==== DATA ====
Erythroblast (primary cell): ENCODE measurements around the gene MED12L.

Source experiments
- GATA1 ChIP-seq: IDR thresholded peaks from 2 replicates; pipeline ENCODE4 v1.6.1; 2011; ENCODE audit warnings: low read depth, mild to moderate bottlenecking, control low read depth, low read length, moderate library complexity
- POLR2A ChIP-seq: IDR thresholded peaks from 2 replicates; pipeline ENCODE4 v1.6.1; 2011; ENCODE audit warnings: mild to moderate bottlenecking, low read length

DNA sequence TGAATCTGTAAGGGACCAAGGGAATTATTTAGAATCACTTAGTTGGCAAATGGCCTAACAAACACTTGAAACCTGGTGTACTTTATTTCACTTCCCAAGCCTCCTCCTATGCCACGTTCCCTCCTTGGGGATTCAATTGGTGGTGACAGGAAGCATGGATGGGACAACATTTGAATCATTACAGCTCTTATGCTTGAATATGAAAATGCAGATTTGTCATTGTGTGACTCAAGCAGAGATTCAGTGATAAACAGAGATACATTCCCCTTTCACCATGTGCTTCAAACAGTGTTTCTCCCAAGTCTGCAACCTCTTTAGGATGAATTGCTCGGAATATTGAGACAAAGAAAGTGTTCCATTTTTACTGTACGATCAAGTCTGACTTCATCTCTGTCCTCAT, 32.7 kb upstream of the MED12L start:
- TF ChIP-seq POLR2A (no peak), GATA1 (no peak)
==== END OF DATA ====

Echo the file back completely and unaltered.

Erythroblast (primary cell): ENCODE measurements around the gene MED12L.

Source experiments
- GATA1 ChIP-seq: IDR thresholded peaks from 2 replicates; pipeline ENCODE4 v1.6.1; 2011; ENCODE audit warnings: low read depth, mild to moderate bottlenecking, control low read depth, low read length, moderate library complexity
- POLR2A ChIP-seq: IDR thresholded peaks from 2 replicates; pipeline ENCODE4 v1.6.1; 2011; ENCODE audit warnings: mild to moderate bottlenecking, low read length

DNA sequence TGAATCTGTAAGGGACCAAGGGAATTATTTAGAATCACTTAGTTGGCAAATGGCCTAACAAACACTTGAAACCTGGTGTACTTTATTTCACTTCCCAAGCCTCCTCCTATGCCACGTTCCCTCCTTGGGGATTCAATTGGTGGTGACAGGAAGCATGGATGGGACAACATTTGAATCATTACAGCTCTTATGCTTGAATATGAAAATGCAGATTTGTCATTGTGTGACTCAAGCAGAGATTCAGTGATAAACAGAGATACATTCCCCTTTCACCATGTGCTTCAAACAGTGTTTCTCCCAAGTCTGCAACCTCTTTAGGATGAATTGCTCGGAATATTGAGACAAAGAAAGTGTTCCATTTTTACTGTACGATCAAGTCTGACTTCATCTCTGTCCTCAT, 32.7 kb upstream of the MED12L start:
- TF ChIP-seq POLR2A (no peak), GATA1 (no peak)